On Monday, Dean of Students Soncia Reagins-Lilly announced that previously disqualified candidates Madison Gardner and his running mate Antonio Guevara will be put back on the ballot for the Student Government presidential and vice presidential election. The decision comes three weeks after Gardner filed a lawsuit against the University and SG.
His suit alleged that the election code violated his free speech and assembly rights granted by the Texas Constitution. The Election Supervisory Board disqualified the executive alliance candidates because Carissa Kelley, recently elected Student Events Center president, appeared in their campaign materials. The SG rule prohibiting association among candidates has been temporarily suspended.
After two failed attempts to appeal the disqualification at the University level, Gardner took it upon himself to sue UT and SG, an organization in which he serves on the executive board, despite his claims of dedication and loyalty to the University. But his lawsuit underscores the disingenuous nature of those claims.
The mantra of Gardner and Guevara’s campaign is to “Unite Texas,” but their actions have consistently and unapologetically contradicted that pledge — unless they intended to unite Texas in animosity.
Gardner is delusional if he believes that suing the University is in the best interest of students. Students’ interests would have been better served if their university’s name had not been dragged through the mud and if its legal resources had not been squandered because Gardner and Guevara decided they needed one more line on their resumes, an opportunity their disqualification deprived them of, as Gardner’s attorney argued.
Moreover, that Gardner and Guevara were not satisfied with the decisions of two entities entirely composed of students, their potential constituents, speaks to their flippant attitude toward student democracy. Their reinstatement on the ballot is not representative of the students’ right to a fair election.
Not that fairness ever mattered much to Gardner. In an interview with The Daily Texan on Monday, he said, “I don’t think it really matters how much we spent because what we spent on the lawyer was a lot cheaper than a lot of other [attorneys].” Perhaps the thousands of dollars in legal fees didn’t dent his pocketbook, but to the vast majority of students here, such a move would have spelled financial ruin. Displaying an astounding degree of ignorance of his fellow students’ financial situations, Gardner thought there was nothing wrong with strolling down to an attorney’s office, writing a check and buying the election out from under his opponents.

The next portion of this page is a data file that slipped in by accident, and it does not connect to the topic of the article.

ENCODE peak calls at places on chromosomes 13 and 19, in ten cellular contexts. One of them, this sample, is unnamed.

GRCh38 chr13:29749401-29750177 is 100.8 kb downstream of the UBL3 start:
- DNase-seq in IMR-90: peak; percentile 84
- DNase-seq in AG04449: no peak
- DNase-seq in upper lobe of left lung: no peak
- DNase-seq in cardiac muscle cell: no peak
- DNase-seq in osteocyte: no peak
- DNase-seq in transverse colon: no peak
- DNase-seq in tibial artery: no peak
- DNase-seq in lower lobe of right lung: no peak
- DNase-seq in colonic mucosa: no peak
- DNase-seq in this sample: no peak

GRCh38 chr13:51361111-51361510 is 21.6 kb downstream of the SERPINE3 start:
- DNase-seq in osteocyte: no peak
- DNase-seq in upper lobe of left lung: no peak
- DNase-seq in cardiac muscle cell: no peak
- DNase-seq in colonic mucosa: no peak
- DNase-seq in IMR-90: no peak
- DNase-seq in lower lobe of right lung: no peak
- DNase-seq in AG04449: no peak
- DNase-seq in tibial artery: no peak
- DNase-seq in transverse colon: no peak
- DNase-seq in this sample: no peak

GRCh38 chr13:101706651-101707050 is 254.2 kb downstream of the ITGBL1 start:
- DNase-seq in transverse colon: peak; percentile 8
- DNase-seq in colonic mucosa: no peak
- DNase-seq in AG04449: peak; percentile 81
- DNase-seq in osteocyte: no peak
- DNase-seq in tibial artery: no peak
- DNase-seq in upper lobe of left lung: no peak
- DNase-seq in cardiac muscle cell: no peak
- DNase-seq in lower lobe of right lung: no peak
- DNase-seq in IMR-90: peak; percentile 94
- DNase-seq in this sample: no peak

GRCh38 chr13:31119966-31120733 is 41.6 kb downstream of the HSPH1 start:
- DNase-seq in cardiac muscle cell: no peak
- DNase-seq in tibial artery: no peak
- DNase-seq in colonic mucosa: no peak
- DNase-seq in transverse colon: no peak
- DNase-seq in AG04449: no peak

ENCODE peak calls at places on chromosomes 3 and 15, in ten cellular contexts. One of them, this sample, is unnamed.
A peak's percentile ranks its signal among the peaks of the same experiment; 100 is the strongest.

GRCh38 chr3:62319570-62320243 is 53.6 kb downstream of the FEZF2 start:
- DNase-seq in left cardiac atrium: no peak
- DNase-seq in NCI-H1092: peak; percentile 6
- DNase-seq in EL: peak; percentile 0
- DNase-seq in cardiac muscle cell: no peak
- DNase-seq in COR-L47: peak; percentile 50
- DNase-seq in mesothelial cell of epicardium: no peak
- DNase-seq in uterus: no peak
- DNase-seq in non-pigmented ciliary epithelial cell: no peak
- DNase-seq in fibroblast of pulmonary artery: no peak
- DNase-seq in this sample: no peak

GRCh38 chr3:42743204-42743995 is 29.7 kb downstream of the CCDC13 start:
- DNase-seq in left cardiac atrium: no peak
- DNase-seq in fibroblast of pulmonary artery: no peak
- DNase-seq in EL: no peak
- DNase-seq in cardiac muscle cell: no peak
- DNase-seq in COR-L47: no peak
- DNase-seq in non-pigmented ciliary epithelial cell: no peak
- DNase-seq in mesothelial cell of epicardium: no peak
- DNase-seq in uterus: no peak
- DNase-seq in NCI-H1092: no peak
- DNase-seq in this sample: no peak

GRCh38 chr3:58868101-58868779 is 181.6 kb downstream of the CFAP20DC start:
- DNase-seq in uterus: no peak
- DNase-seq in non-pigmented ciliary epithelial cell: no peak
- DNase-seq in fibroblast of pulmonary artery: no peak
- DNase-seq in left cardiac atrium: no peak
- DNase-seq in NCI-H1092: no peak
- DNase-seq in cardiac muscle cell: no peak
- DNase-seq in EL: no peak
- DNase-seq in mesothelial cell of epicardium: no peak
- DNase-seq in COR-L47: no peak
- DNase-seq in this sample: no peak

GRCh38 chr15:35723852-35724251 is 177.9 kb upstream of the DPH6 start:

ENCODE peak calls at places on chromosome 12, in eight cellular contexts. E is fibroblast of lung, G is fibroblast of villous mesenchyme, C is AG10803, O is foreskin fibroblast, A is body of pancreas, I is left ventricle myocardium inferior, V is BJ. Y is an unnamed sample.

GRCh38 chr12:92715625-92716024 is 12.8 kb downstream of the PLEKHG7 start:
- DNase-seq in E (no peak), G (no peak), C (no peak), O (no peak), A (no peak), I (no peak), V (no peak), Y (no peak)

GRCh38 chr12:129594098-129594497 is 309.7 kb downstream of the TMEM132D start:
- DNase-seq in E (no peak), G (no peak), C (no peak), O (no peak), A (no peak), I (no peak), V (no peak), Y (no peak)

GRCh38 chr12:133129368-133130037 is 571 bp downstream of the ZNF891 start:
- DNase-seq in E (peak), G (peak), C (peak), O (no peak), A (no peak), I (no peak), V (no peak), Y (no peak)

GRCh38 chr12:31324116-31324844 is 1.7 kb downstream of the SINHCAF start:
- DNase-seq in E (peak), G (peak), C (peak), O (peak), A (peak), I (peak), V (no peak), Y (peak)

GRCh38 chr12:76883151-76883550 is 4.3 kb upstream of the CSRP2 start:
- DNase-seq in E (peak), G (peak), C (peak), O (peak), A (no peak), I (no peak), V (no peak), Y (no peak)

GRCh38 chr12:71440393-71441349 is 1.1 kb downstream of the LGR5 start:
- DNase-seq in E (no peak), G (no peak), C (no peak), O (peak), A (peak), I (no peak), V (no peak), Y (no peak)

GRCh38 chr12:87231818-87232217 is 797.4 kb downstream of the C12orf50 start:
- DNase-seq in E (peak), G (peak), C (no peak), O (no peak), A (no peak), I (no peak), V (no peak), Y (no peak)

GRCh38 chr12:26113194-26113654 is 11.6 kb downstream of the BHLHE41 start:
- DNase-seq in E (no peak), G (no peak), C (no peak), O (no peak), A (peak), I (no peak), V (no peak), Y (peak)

The legitimacy of SG, already laughable in most circles, would bottom out if Gardner and Guevara are elected next week. What kind of leadership should we expect from students who show blatant disregard for the standards of fair elections?
The decision to include Gardner and Guevara on the ballot sets a dangerous precedent for the future of student representation at the University. It proves that candidates with enough money to hire an attorney are able to effectively ignore any decision the ESB and the SG judicial court can make regarding election rules, rendering both organizations powerless.
Gardner has displayed more energy and enthusiasm in his quest to sue his way back into the race than in the entirety of his past three years in SG. Clearly, he believes that students should have the privilege of being represented by someone whose biggest claim to fame is his phenomenal inability to take responsibility for his mistakes. This is not what we deserve in someone who claims to lead the student body.